As the graphs show, trend followers have high ideals (ambitions) for their love live and lifestyle but are dissatisfied with their present circumstances. When shopping they attach great importance to online reviews. They’re keen users of social media, and check Facebook and a wide variety of other online sources including Twitter, Mixi, and the blogosphere. But they are also cautious: they will only jump on the bandwagon of a new trend after observing how others react to it. On the occupational front, quite a few are in administrative career-track positions. Because they are so concerned about appearances and what others think, they often find dealing with people socially a strain. They therefore resort to their smartphones or have a night out with the girls to blow off steam.

(5) The casual career woman: Housewife in waiting

Casual career woman

The next category is the casual career woman: those who value stability and seek the ordinary happiness within their reach. At 9.9% of all career women they number relatively few. Their traits can be summed up in these three points:

  • They have the slightly old-fashioned goal of quitting their job one day to get married and become a housewife, and they never want to divorce. For them a woman’s happiness lies in matrimony.

  • They’re content with a few close friends. On social media they react to others’ comments and uploads with likes rather than post their own.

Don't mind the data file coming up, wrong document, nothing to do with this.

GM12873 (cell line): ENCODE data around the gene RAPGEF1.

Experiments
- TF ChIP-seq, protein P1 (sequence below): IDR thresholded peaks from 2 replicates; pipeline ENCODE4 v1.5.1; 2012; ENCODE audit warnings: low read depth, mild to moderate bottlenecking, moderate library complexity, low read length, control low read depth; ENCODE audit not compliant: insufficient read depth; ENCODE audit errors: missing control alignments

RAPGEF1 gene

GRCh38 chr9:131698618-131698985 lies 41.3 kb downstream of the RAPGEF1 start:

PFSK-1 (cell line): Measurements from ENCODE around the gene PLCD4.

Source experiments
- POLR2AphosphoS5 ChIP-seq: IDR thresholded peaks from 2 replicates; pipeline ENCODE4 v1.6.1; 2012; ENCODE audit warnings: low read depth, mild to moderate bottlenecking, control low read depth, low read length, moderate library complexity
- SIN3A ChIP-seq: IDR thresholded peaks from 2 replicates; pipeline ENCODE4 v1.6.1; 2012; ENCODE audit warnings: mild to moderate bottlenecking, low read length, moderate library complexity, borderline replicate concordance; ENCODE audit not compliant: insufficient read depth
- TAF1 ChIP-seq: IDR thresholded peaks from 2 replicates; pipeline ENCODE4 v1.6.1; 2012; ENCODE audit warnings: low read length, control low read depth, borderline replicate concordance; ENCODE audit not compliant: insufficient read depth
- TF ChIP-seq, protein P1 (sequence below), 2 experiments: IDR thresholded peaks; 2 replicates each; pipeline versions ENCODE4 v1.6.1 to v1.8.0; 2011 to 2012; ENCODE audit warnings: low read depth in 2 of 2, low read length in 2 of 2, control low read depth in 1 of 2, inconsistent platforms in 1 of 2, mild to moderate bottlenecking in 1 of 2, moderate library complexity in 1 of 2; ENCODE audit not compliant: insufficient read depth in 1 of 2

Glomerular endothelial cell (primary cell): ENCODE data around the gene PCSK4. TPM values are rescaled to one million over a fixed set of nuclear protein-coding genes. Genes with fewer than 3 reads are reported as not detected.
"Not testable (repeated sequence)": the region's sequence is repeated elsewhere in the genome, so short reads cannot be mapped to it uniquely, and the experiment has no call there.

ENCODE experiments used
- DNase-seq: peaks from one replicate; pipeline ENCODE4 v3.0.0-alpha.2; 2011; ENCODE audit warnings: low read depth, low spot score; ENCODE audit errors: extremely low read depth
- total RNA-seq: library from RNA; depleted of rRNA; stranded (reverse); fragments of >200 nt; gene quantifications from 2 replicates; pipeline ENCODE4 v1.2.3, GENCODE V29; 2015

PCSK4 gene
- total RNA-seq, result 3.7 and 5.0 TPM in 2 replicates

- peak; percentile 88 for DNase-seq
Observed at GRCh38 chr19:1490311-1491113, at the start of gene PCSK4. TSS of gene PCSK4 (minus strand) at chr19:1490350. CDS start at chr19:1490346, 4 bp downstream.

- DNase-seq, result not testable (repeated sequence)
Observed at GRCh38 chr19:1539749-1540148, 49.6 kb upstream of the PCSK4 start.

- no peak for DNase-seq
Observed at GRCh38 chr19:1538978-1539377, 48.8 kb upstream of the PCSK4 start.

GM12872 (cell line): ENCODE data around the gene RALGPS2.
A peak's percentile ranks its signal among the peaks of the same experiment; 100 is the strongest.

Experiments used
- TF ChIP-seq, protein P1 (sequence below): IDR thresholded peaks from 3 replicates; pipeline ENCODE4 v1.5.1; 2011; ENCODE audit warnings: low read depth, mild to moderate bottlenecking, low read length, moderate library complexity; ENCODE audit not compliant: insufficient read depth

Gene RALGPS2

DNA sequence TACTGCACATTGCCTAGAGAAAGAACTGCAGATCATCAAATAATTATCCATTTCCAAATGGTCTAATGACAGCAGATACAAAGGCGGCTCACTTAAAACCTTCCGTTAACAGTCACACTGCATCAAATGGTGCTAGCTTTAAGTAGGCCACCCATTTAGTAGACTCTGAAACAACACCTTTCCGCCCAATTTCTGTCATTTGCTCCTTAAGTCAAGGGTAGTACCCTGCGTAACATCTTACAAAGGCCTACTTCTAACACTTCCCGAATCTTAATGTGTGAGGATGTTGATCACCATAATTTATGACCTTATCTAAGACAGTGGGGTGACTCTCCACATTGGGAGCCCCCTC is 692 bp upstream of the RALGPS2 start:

• They hate to splurge. They enjoy the latest trends by taking advantage of giveaways and low-priced items.

As you can see, casual career women are much less enthusiastic about work than the average career woman; their priorities are love and marriage and their interests. They believe getting married and becoming a housewife is normal, and many of them are evidently convinced that since a job is just something to tide them over until that day, the less demanding it is the better. At first glance they resemble trend followers, but whereas trend followers are concerned about status and appearances, for casual career women the important thing is the ordinary happiness within their reach. As for friendship, they’re quite content just to socialize with the people closest to them. They like to be able to experience the latest trends without spending lots of money.

(6) The oddball type: Putting their interests first

Oddball type